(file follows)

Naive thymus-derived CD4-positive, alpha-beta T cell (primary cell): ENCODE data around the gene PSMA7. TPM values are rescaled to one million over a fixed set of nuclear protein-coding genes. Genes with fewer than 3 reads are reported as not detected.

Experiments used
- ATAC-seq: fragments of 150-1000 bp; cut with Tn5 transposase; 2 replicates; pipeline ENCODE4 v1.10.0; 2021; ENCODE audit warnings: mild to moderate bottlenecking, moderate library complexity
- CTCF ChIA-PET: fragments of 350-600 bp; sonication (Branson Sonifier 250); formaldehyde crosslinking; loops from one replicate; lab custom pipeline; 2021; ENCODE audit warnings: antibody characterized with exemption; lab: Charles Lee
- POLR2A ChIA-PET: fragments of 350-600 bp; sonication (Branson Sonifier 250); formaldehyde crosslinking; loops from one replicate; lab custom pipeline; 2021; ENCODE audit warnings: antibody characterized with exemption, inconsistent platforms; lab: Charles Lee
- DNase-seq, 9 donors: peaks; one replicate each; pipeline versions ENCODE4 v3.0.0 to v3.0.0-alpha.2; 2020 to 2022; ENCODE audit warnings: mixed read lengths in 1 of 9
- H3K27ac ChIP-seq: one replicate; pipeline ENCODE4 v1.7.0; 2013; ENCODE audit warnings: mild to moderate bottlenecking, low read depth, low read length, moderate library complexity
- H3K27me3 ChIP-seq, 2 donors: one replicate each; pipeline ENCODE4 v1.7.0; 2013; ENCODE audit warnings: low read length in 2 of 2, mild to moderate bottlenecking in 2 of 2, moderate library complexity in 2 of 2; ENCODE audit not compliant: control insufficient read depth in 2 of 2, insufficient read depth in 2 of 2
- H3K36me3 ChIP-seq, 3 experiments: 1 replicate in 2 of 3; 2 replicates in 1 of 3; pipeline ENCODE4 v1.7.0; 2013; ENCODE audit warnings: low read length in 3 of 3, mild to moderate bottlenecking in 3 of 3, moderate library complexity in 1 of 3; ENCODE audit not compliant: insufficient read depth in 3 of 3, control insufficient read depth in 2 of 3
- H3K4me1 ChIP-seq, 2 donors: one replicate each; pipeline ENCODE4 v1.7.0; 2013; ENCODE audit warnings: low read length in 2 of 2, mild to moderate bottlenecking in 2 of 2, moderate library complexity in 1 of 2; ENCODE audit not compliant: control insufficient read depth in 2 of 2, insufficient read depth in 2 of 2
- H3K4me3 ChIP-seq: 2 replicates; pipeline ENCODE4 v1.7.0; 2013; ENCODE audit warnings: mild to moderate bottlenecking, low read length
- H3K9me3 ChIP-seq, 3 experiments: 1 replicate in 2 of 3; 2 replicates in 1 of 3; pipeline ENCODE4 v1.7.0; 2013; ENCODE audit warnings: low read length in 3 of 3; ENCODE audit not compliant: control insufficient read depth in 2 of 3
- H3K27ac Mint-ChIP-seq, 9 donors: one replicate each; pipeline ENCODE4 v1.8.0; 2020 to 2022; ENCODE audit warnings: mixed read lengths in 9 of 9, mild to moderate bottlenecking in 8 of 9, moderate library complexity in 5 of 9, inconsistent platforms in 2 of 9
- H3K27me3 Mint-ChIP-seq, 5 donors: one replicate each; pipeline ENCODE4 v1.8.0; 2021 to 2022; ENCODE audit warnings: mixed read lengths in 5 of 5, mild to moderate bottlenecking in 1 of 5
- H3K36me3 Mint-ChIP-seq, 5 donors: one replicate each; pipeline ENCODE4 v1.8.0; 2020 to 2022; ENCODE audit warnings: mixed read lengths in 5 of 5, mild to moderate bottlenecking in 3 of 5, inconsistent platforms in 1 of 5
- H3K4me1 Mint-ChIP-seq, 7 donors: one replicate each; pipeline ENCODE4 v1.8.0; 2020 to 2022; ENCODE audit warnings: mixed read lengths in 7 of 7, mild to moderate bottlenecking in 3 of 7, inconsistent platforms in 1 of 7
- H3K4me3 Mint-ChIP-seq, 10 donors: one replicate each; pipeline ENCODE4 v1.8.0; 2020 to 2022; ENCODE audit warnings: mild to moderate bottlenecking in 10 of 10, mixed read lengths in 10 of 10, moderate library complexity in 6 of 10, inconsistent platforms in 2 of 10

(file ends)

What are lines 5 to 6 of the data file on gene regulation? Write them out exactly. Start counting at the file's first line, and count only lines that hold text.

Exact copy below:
- POLR2A ChIA-PET: fragments of 350-600 bp; sonication (Branson Sonifier 250); formaldehyde crosslinking; loops from one replicate; lab custom pipeline; 2021; ENCODE audit warnings: antibody characterized with exemption, inconsistent platforms; lab: Charles Lee
- DNase-seq, 9 donors: peaks; one replicate each; pipeline versions ENCODE4 v3.0.0 to v3.0.0-alpha.2; 2020 to 2022; ENCODE audit warnings: mixed read lengths in 1 of 9